Biological False-Positive Syphilis Test Results for Women Infected With Human Immunodeficiency Virus

Clin Infect Dis. 1994 Dec;19(6):1040-4. doi: 10.1093/clinids/19.6.1040.

Abstract

Regardless of the nontreponemal test used for the screening and diagnosis of syphilis, biological false-positive results (BFPs) are documented in 1%-2% of all cases. An association between BFPs and human immunodeficiency virus (HIV) infection in men has been suggested. We conducted a cohort study to determine whether a similar association between HIV seropositivity and BFPs exists for women. Among 156 HIV-seropositive women, 9 (5.8%) had a BFP for syphilis. Among 633 HIV-seronegative women, only 1 (0.2%) had a BFP. When the 25 HIV-seropositive patients and 55 HIV-seronegative patients with reactive rapid plasma reagin tests and microhemagglutination assays for antibodies to Treponema pallidum were excluded from the calculations, 6.9% and 0.2% of HIV-seropositive and HIV-seronegative women, respectively, had BFPs (P < .001; odds ratio, 39.45; 95% confidence interval, 6.4-879.0). An association was found between injection drug use and BFPs for the population of HIV-infected women but did not entirely account for the differences between this group and the HIV-seronegative group.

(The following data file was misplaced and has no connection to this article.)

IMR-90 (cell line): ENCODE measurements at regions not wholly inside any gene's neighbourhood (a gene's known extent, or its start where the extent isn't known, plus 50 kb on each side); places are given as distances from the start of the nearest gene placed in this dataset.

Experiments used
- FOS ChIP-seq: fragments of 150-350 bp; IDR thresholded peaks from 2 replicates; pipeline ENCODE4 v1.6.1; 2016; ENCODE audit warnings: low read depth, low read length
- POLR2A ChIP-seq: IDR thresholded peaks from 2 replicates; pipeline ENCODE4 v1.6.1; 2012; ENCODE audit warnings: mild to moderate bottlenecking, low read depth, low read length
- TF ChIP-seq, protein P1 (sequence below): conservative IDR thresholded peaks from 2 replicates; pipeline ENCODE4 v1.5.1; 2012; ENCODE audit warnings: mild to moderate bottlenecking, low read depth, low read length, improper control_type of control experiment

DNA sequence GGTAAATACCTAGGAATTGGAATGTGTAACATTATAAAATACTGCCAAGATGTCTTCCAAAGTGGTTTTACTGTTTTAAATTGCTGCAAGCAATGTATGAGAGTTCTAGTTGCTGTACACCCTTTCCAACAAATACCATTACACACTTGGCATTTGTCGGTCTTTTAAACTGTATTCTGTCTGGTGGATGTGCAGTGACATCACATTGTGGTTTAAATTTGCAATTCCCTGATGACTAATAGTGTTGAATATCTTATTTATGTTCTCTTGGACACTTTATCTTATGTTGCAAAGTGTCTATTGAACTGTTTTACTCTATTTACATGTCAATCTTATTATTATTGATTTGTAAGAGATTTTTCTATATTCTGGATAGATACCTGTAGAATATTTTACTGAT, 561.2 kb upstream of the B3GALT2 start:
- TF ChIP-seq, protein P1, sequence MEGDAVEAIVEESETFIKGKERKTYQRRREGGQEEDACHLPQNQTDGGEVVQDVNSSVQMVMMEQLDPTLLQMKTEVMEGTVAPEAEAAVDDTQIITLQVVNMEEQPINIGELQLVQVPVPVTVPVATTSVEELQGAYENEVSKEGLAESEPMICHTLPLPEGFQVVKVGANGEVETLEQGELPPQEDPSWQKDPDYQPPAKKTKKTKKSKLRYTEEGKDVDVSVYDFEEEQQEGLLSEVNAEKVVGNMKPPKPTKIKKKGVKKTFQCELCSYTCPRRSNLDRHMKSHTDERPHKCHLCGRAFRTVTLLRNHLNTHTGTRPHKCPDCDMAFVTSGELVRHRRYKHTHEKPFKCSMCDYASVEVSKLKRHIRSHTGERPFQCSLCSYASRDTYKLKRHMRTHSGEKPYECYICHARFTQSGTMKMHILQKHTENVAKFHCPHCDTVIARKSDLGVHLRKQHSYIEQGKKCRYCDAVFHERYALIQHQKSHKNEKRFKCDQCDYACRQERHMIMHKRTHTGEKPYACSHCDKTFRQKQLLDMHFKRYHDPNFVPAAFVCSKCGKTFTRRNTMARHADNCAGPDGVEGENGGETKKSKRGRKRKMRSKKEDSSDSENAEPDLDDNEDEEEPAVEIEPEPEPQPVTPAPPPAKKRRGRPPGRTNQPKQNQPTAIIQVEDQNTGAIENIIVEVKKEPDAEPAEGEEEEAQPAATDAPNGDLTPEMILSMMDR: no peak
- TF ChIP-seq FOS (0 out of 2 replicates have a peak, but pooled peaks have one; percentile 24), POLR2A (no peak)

Publication types

  • Research Support, U.S. Gov't, P.H.S.

MeSH terms

  • Adult
  • Cohort Studies
  • False Positive Reactions
  • Female
  • HIV Infections / complications*
  • HIV Seronegativity
  • HIV Seropositivity / complications
  • Humans
  • Prevalence
  • Syphilis / diagnosis*
  • Syphilis Serodiagnosis